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Prospects Daily: Kazakhstan devalues its currency by 19%,Yellen: recovery in U.S. labor market far from complete, South Africa’s manufacturing output expands at fast pace in December 2013

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Financial Markets… Kazakhstan’s central bank devalued its tenge currency by 19% to 185 per dollar in an effort to hinder foreign speculators and adjust to the currency weakening of its main trading partner Russia. The Russian ruble, which is a reserve currency of Kazakhstan along with dollars and euros, has weakened 5.4% thus far this year. This has put additional pressure on the Kazakhstan currency as Russia accounted for nearly 18 % of Kazakhstan’s total trade, second after the European Union at about 41%.

Slovenia issued its first dollar-denominated bonds since last May as the risk of a sovereign bailout reduced following an overhaul of the country’s banking sector. The country raised $1.5 billion in 5-year note and $2 billion in 10-year bond, each yielding 280 basis points over the comparable U.S. Treasuries. The overall size of orders for both issues surpassed €16 billion, reflecting strong foreign demand for the country’s new debt.

High Income Economies… While noting that the unemployment rate in January was at a 5-year low of 6.6%, U.S. Fed chairperson Janet Yellen, in her remarks prepared for Congress, said that the rate remains "well above levels" the Fed sees as consistent with maximum sustainable employment. More specifically, Yellen said that crossing the Fed's 6.5% unemployment target would not trigger an automatic hike in the benchmark interest rate from zero as "the recovery in the labor market is far from complete."

Signaling that the non-mining sector is improving, National Australia Bank's (NAB) monthly survey of business confidence ticked up for the first time in 4 months in January, rising 2 points to 8, its best score since September (when it was 12). NAB attributed the gains in part to monetary policy, which has kept interest rates low and resulted in currency depreciation, giving the non-mining sector "surprisingly good traction."

Developing Economies… Latin America and the Caribbean: Mexico’s industrial production remained weak in December 2013, decreasing 0.3% (y/y), following a 1.4% (y/y) decline in the previous month. Contributing to the December outturn, construction output fell 2.5% (y/y), and mining output decreased 1.3% (y/y), while production in the utilities sector rose 1.5% and manufacturing output increased 1.1% (y/y). Month-on-month, industrial production contracted by 0.5% in December after rising 0.1% in November. For the year 2013 as a whole, industrial production fell 0.7%, brought down by a 4.7% decline in construction output and 1.7% decrease in mining output; while manufacturing output increased 1.4% and production in the utilities expanded 0.2%.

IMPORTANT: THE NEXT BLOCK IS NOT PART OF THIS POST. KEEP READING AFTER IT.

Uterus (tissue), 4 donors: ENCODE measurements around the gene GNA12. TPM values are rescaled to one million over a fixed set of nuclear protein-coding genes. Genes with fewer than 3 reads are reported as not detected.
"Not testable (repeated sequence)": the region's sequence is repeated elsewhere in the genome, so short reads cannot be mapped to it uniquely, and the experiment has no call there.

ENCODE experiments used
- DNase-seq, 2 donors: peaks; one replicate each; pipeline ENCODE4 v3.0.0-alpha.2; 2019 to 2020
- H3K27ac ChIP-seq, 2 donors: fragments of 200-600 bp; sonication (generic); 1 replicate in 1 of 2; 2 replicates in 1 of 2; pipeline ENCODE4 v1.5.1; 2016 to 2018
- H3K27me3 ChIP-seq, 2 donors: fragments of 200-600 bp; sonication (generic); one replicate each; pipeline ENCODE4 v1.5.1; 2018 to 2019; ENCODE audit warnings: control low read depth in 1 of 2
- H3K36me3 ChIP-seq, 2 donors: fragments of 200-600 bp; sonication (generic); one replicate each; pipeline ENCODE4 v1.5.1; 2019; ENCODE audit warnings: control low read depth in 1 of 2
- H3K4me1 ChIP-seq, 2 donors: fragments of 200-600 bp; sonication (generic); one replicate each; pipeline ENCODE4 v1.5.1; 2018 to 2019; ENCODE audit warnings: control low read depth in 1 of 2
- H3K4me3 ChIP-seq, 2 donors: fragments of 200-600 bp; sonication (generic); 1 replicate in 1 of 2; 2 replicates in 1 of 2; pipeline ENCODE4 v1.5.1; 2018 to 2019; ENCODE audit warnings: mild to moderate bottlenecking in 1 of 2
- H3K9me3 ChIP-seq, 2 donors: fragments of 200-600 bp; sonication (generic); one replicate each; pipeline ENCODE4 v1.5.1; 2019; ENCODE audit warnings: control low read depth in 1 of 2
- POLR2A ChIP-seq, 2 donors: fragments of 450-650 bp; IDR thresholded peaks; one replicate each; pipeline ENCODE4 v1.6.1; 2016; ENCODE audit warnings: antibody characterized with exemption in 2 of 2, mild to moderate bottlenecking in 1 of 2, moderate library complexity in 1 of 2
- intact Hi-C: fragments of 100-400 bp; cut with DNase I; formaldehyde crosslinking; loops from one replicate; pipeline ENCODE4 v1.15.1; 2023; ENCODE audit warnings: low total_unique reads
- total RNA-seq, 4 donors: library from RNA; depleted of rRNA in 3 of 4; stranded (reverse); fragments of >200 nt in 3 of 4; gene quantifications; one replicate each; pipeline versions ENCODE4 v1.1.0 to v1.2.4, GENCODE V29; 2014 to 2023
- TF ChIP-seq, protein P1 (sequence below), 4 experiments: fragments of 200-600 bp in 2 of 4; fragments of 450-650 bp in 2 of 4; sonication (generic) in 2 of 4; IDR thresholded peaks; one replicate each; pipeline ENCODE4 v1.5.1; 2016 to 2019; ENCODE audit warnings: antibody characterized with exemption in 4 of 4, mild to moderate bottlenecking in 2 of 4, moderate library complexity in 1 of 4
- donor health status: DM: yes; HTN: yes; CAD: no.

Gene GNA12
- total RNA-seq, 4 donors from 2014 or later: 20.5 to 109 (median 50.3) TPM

South Asia: India’s merchandise exports grew at a sluggish pace for the third consecutive month in January 2014, rising 3.8% (y/y). Meanwhile, merchandise imports decreased by 18.1% (y/y), owing to falling gold imports, helping to reduce the trade deficit, which fell markedly to US$9.91bn (y/y) from US$18.9bn the previous year.

Sub-Saharan Africa: South Africa’s manufacturing production expanded at a fast pace in December 2013, rising 2.5% (y/y) following a 0.3% (y/y) increase in November. Driving this pick-up in manufacturing, production of food and beverages rose 5.0% (y/y), and output of basic iron and steel, non-ferrous metal, metal products and machinery increased 2.5% (y/y. Month-on-month, manufacturing production rose a seasonally adjusted 0.4% after increasing 0.3% in November. In the three months ended December 2013, manufacturing production rose 2.4% (3m/3m, sa). For the year 2013 as a whole, manufacturing production grew at a slower pace, advancing 1.3% compared with 2.4% in the previous year.

Meanwhile, South Africa’s unemployment rate, one of the highest among emerging markets, fell for the second consecutive quarter, decreasing from the revised 24.5% in the third quarter of 2013 to 24.1% in the fourth quarter, helped by an increase in government employment and hiring in the informal industry. Compared with the third quarter, the number of unemployed persons fell by 50,000 in Q4 while employment increased by 141,000. The highest job gains were observed in the public sector, the retail and wholesale industries, and the construction industry; while the biggest job losses came from agriculture, followed by the financial services industry, and manufacturing.